Their reply was 'harmful', of course. However, I suspect that some people might not 'know for themselves' that such conditions are harmful. For example, some people might think that greed for food, which makes them obese, is beneficial and makes them happy. Pictures of the 'Laughing Buddha' might confirm this view that greed for food is beneficial. 😀

 

Some people might think that 'hating' whatever deserves to be hated, such as poisonous snakes, could be beneficial. Others might also think that 'delusion' could be beneficial, in circumstances where the 'reality' or 'truth' is too stressful to bear.

 

The main message in the Kalama Sutta, as I see it, is to encourage thoughtful reasoning and introspection, as opposed to 'specious reasoning' and automatic acceptance of all authority.
 

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Is it possible that everything in life leads us to awaking?

 

Right decisions and mistakes are detours that all lead us to the same place?

 

No mistakes means no opportunity for learning.

 

Is it possible that there is only one perfect number and the number is 0.

 

Everything is all about being better, or achieving more, more spiritual knowledge, more advance practice in mediation, more more more.

 

More just leads to more and more.

 

Surely the answer is less is better. Less ego, less feeling of superiority, less one up man ship, less feeling of mine is the true practice of Buddhism and other people just go through the motions.

 

If people are deluded life will undelude them but it will take time. But does time really exist? Maybe there is no time and there is only now. Maybe because we are deluded we have the concept of time.

 

So if there is no time and there is only now then lets not rush people to awaking as they can take all the time in the world.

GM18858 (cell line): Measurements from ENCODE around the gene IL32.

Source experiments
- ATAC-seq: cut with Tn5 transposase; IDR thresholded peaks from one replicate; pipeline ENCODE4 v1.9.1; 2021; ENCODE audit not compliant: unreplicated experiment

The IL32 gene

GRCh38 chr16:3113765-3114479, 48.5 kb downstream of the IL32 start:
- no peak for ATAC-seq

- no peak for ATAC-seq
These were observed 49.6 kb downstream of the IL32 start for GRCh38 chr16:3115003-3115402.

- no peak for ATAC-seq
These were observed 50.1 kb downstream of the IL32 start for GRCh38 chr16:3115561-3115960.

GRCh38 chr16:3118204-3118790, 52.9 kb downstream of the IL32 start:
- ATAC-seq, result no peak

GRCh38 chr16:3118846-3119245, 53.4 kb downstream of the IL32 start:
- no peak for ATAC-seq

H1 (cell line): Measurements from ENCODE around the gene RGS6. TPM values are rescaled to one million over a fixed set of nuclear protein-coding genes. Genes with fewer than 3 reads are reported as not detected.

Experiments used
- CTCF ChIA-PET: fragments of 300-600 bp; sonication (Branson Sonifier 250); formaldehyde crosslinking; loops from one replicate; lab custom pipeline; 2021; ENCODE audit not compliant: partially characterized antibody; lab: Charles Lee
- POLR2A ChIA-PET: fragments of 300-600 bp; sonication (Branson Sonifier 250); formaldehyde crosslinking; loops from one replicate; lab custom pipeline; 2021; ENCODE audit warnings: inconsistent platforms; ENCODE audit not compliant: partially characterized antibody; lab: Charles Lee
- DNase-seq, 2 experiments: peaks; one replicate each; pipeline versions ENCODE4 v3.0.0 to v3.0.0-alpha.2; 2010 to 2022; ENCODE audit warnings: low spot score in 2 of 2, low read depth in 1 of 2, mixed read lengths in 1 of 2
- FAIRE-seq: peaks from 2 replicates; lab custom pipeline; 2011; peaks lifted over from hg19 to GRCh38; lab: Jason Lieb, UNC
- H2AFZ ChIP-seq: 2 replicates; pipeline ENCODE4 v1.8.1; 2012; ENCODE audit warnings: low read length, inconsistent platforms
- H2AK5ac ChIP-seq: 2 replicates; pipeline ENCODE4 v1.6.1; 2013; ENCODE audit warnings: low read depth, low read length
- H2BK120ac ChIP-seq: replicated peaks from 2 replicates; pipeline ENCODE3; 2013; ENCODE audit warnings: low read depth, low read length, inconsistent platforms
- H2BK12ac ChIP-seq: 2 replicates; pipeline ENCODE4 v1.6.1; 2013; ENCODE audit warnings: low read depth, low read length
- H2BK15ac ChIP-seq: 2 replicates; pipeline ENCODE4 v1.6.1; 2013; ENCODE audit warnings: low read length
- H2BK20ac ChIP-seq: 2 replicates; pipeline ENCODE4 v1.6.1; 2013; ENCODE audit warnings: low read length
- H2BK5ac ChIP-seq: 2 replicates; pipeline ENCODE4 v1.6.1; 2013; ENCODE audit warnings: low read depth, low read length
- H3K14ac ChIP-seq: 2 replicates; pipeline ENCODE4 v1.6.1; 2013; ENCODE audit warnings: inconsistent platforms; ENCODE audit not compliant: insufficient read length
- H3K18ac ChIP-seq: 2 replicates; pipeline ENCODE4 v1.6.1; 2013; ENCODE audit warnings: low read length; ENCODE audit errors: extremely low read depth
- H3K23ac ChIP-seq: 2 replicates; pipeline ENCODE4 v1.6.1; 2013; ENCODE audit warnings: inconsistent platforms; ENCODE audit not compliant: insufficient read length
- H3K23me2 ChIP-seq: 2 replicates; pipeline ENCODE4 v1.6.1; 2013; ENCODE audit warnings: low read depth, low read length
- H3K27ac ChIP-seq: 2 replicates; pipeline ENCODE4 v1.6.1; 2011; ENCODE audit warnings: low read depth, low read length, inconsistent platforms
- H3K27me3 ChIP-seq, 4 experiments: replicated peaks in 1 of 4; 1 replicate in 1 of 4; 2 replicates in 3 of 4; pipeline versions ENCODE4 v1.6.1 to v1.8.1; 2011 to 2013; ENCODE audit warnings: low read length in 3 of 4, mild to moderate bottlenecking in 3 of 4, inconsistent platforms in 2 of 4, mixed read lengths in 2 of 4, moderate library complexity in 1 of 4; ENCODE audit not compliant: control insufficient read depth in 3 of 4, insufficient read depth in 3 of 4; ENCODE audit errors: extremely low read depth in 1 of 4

Then there is the uncertainty principle. We really don't know anything but we all think we know and we all think we are right but maybe we really don't know.

 

If we are really deluded that means we even have to be more careful about thinking we know and are right.

 

Maybe the only we will ever know is direct experience but the more you want to know it might make it harder because it has been said here there is no you and if this true then there is no you to know.

 

😀

 

The difficulty understanding and complications makes it very cool.  

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On 2/6/2020 at 7:53 PM, VincentRJ said:

Hi Rocky,
I interpret 'knowing' in this context as 'accepting that something is true as a result of personal experiences and observations', as a starting point, rather than mere faith as a starting point.

 

The fact that the Kalamas had questioned the Buddha on these religious issues implies that they were thoughtful people. 
After the Buddha listed the criteria for rejection and acceptance, he provided some examples of things one should avoid, such as greed, hate, and delusion, and asked the Kalamas if these conditions of greed, hate and delusion were harmful or beneficial.

 

Their reply was 'harmful', of course. However, I suspect that some people might not 'know for themselves' that such conditions are harmful. For example, some people might think that greed for food, which makes them obese, is beneficial and makes them happy. Pictures of the 'Laughing Buddha' might confirm this view that greed for food is beneficial. 😀

 

Some people might think that 'hating' whatever deserves to be hated, such as poisonous snakes, could be beneficial. Others might also think that 'delusion' could be beneficial, in circumstances where the 'reality' or 'truth' is too stressful to bear.